• Great post. A priest at our parish told us about how he has made it a habit to always bow his head when he hears the Lord’s name. When spoken reverently, it reminds everyone of the holiness of the name. When it comes up as a profanity, he doesn’t say anything or scold anyone. But that simple, silent act often makes the profanity speaker feel guilty enough to stop, at least for that conversation. I think if Catholics and other Christians would return to that traditional gesture, then other people would at least feel it was impolite to use the Lord’s name so casually. I’ve tried to pick up the habit myself. Haven’t noticed anyone noticing me yet.

  • I’ll add that I had gotten into a really bad habit of saying dammit or G-ddammit all the time. Ironically, I was mimicking my grandfather who was a very holy man. I admired him and wanted to be like him and I thought it sounded cool and grown-up. Picked it up as a teenager (once I was old enough to get away with the occasional bad word with no serious consequences from mom…) I eventually realized how inappropriate that phrase is, and have tried to break the habit. I try not to make any sort of angry outburst, but if I am going to let one fly, I’ve settled on sh*t as my bad word of choice. Because, really, is sh*t such a bad word? It’s not nice, but it has no spiritual connotation. It’s not as vulgar as the f-bomb. It’s just, well, sh*t.

  • I need help because I have a serious question.

    I grew up in a “Christian” household, in which my parents (as did many), would fight constantly. Throughout these arguments my parents (mostly my father) used extremely profane language. And my mother would use acronyms to retaliate against him.
    Outside of that, I was sheltered from profanity until I was removed from my private Christian school and placed in a public schooling system (after moving). I was exposed to extreme amounts of profanity, as well as secular music, secular film, secular everything.

    I indulged in so much garbage, that by the time I was 14, I was using God’s name in vain in combination with dozens of swear words. I along with my newly made secular friends, used horribly profane language throughout our teen years (which were also plagued with my overall Spiritual downfall, leading to experimentation with various other sinful activities).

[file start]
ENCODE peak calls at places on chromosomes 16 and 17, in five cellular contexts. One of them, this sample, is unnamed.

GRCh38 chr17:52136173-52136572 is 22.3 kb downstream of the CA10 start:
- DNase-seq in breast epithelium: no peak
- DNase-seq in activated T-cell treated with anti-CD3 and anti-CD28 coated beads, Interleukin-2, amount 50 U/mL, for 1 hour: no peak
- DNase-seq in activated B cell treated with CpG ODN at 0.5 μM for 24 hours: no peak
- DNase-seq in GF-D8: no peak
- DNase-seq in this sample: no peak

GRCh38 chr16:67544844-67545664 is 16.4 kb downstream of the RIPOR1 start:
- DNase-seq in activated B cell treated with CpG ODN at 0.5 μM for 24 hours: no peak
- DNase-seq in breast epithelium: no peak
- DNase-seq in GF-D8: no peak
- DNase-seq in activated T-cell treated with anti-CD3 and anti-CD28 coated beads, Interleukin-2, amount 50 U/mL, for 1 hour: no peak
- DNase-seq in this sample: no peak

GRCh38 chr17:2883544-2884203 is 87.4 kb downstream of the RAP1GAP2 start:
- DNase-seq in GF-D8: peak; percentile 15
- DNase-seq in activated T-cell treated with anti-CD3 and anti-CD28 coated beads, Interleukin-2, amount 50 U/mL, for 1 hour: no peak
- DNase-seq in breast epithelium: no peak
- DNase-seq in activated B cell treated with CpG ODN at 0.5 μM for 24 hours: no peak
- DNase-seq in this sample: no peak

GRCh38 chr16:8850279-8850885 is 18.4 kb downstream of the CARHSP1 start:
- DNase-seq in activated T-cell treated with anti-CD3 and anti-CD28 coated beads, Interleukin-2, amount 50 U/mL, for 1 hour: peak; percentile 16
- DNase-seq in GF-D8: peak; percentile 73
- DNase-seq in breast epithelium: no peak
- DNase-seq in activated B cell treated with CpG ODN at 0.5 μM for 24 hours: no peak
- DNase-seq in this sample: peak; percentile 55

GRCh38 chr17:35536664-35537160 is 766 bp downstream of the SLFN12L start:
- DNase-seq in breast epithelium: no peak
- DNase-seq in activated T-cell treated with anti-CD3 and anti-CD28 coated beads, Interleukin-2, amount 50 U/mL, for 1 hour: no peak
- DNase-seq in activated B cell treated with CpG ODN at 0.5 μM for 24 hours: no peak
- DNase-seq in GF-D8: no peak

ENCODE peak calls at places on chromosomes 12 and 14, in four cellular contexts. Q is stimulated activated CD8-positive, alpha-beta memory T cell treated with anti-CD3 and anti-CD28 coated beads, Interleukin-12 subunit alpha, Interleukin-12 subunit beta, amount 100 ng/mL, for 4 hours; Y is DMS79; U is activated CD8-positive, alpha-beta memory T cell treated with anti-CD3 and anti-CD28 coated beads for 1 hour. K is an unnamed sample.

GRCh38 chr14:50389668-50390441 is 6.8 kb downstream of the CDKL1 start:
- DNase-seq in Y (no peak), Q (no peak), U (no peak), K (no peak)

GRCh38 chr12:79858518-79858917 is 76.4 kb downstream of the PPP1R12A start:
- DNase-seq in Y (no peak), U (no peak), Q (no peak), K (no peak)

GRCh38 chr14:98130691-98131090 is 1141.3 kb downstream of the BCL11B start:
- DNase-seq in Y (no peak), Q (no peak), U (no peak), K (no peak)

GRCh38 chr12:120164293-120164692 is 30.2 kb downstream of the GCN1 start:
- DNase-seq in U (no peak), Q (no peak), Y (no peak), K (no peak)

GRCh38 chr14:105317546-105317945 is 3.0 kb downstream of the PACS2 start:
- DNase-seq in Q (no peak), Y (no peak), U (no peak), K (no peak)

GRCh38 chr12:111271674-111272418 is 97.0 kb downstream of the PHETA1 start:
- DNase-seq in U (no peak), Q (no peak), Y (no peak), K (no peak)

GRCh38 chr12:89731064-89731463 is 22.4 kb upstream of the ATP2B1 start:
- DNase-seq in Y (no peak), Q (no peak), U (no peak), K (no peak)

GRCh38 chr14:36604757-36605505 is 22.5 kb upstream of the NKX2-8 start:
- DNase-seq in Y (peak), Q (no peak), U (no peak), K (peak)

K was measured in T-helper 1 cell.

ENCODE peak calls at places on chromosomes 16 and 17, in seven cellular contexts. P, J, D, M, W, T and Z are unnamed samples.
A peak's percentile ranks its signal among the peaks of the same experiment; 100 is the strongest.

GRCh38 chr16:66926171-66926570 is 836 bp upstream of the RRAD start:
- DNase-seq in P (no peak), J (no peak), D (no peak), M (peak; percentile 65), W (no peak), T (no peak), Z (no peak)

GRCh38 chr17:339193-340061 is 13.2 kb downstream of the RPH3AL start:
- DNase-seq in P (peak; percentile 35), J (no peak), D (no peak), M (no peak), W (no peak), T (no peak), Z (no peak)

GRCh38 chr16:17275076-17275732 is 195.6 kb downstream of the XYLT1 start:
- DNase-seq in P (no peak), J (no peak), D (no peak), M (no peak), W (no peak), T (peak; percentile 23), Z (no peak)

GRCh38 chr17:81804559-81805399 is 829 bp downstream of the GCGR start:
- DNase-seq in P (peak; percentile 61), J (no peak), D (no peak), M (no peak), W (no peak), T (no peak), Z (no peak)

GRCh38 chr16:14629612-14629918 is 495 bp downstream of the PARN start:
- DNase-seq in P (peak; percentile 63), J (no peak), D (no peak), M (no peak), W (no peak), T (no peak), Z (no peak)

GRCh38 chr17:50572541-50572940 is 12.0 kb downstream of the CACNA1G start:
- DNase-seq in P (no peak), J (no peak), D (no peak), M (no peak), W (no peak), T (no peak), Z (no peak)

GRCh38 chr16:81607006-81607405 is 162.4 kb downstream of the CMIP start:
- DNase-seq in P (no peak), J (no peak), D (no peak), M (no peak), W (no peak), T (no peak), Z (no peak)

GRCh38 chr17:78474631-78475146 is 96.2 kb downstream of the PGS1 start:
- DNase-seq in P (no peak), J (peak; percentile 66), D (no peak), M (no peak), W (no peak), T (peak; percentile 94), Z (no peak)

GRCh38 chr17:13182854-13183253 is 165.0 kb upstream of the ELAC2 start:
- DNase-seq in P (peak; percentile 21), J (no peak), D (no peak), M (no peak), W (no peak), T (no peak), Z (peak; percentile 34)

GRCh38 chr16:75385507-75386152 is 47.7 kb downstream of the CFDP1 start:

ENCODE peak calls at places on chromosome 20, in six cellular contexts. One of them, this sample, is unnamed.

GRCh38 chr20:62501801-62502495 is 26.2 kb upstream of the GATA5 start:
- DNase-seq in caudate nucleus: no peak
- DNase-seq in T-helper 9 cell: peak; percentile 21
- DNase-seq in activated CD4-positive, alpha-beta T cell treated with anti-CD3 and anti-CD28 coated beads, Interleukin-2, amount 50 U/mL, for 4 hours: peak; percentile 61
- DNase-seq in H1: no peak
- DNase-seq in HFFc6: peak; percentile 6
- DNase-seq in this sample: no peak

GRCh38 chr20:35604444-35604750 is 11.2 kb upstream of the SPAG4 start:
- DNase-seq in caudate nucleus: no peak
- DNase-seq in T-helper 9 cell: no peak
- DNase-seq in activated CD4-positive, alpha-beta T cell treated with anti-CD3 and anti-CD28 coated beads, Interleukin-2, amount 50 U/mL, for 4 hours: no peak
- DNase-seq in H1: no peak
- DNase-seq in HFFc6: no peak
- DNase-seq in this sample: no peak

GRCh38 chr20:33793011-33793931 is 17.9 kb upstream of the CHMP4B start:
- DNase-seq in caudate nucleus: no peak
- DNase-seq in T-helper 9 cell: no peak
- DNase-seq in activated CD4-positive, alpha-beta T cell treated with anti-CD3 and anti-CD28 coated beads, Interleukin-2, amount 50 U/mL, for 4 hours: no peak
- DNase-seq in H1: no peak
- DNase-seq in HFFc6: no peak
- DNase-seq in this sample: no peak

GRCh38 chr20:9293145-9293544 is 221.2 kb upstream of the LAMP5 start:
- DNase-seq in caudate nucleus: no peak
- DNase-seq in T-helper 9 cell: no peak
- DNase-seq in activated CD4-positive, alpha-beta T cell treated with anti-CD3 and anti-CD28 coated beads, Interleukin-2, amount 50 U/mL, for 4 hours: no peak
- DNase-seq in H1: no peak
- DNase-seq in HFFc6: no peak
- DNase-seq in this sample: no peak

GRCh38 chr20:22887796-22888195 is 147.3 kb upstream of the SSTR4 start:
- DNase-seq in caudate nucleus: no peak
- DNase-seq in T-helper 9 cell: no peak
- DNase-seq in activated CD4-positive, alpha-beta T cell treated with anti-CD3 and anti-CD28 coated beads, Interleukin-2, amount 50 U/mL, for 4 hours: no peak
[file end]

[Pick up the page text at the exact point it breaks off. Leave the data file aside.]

My biggest question is, can using God/Jesus Christ’s name in vain lead to eternal guilt? I am questioning, because Exodus 20:7 makes it very clear that God will hold them guiltless. But when Jesus died, all of our sins were forgiven, no? So does that not mean that all sins (including using God’s name in vain), may be forgiven?

    I am now 20, and for the last half year I’ve realized my wrongs (after rebuilding my faith), and have ceased from using the Lord’s name in vain. Obviously I’ve slipped up a couple times, but I immediately pray afterward, and apologize for doing so.

  • Good Morning Moses,

    If taking God’s name in vain were a damning sin that could not be forgiven, then there would have to be limits on God’s being. This cannot be so and, therefore, there is no way that any sin you can do or think of cannot be forgiven. Despair is, perhaps an “unforgivable” sin, but only because the conclusion that one cannot be forgiven because God is not great enough creates a gulf between God’s unlimited offer of salvation and our willingness to accept it. (Think, perhaps, of Judas as he hanged himself.)

    One last thought… sin is serious but we are deeply flawed creatures. Don’t expect perfection or let the defects command your every thought. There is too much beauty in the world for a 20 year old to be so consumed.

  • Survey: ‘Jesus’ is used as a cuss word in movies today. Do you think its right, wrong, or could care less? email: tweetsurveyor@gmail.com